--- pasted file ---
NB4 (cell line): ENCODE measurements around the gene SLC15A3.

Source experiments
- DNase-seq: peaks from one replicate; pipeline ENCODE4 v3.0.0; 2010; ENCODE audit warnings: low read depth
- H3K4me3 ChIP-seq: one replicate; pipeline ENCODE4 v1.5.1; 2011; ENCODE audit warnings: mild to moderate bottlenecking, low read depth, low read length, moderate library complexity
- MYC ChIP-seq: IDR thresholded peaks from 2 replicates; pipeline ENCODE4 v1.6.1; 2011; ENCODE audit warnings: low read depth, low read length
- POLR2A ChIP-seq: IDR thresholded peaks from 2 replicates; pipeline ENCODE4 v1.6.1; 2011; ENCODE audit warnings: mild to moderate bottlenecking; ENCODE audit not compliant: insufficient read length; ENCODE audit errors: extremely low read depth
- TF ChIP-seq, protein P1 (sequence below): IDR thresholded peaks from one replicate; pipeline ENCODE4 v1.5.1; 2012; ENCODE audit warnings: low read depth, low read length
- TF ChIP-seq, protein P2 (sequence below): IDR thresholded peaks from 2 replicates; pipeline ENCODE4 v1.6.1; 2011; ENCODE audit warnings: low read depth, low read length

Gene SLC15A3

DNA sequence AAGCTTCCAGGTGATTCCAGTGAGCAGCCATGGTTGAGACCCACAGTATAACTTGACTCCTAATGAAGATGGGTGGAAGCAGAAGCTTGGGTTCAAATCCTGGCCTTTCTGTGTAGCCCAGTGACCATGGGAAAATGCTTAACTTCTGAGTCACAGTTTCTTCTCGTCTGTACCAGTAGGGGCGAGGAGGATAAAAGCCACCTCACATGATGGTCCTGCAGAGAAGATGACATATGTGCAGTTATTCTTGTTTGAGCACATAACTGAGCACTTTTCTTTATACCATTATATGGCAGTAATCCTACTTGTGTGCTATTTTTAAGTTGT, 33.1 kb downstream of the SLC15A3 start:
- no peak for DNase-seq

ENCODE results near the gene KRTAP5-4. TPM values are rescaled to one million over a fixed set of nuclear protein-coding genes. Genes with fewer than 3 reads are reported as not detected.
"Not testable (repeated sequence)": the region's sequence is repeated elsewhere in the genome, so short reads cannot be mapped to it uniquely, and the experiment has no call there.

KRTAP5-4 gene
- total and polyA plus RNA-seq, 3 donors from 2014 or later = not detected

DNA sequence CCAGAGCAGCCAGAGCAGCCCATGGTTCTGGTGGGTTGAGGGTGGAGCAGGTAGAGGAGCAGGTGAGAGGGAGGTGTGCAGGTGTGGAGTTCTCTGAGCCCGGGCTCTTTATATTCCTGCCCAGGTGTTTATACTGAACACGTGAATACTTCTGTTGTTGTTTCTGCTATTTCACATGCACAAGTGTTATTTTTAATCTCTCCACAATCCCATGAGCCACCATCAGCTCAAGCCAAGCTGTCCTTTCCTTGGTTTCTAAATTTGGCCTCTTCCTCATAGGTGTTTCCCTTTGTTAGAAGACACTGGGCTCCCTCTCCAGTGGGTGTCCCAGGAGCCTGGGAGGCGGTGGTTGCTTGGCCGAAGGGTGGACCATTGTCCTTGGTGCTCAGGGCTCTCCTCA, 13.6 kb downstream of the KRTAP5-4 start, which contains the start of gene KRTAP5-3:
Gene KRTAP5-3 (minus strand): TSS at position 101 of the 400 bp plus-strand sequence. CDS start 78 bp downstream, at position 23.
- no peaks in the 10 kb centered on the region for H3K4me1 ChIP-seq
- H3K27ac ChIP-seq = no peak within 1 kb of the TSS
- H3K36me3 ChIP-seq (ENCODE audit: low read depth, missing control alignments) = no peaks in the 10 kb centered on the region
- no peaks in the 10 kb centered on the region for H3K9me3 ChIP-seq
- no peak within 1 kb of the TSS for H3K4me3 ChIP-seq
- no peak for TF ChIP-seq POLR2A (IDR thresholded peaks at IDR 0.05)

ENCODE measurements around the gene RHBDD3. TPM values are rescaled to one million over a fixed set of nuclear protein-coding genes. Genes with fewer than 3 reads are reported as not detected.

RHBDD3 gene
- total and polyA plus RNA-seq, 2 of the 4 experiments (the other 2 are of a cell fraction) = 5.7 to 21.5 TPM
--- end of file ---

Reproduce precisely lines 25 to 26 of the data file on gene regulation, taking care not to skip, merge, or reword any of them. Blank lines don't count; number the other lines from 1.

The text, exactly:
RHBDD3 gene
- total and polyA plus RNA-seq, 2 of the 4 experiments (the other 2 are of a cell fraction) = 5.7 to 21.5 TPM